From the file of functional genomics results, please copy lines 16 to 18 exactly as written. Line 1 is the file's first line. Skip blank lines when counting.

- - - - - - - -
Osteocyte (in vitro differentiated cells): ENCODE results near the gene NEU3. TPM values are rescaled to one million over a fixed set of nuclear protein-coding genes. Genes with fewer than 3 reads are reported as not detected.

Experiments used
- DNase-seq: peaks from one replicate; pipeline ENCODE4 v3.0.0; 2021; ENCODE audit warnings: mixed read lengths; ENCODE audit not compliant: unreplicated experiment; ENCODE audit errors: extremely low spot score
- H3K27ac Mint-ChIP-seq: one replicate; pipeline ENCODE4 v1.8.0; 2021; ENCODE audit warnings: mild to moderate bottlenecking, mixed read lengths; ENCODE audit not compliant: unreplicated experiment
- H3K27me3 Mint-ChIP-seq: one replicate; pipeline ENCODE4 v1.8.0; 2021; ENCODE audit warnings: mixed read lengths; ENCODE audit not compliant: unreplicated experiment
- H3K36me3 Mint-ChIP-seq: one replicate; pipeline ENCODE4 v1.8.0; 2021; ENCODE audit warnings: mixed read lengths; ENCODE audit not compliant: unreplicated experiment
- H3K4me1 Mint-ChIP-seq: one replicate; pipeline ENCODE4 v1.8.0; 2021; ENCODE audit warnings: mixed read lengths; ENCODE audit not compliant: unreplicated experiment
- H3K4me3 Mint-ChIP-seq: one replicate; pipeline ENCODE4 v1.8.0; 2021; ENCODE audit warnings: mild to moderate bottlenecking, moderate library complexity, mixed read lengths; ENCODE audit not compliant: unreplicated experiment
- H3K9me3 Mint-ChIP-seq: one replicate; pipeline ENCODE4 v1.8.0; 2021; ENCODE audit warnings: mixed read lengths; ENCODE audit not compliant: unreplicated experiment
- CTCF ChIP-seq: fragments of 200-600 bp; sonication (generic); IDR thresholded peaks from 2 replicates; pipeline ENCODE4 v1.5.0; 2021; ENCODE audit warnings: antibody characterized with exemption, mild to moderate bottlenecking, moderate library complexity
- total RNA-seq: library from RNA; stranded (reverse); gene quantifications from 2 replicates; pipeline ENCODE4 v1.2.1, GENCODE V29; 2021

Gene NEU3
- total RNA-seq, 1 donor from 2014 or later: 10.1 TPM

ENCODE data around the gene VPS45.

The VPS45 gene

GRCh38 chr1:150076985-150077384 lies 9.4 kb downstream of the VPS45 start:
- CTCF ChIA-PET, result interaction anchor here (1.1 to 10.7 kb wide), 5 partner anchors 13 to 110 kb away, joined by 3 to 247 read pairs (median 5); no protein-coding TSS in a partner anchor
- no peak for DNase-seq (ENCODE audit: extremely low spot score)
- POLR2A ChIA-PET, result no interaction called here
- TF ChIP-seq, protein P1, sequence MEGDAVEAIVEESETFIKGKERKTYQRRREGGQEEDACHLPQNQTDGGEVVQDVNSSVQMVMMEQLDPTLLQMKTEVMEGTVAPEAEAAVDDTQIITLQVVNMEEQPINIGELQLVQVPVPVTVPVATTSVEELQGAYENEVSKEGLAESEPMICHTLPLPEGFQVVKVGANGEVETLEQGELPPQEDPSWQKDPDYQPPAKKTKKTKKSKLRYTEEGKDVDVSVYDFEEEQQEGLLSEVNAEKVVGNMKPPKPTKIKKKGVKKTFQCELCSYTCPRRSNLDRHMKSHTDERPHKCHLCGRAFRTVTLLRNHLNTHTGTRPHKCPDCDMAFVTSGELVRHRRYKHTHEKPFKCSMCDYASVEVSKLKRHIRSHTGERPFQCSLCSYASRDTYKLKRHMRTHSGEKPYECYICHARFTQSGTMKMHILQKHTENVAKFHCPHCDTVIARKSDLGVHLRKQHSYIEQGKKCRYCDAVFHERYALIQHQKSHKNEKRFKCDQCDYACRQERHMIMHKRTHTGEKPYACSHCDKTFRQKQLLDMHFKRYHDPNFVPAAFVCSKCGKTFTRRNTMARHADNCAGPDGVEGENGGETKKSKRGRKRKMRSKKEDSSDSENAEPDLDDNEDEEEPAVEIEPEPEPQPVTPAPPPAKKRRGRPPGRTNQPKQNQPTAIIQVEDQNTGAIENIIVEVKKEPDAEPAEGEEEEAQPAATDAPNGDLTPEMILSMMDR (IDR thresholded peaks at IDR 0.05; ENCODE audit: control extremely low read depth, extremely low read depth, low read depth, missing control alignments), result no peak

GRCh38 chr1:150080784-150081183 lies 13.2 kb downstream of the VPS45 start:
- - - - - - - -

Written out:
GRCh38 chr1:150076985-150077384 lies 9.4 kb downstream of the VPS45 start:
- CTCF ChIA-PET, result interaction anchor here (1.1 to 10.7 kb wide), 5 partner anchors 13 to 110 kb away, joined by 3 to 247 read pairs (median 5); no protein-coding TSS in a partner anchor
- no peak for DNase-seq (ENCODE audit: extremely low spot score)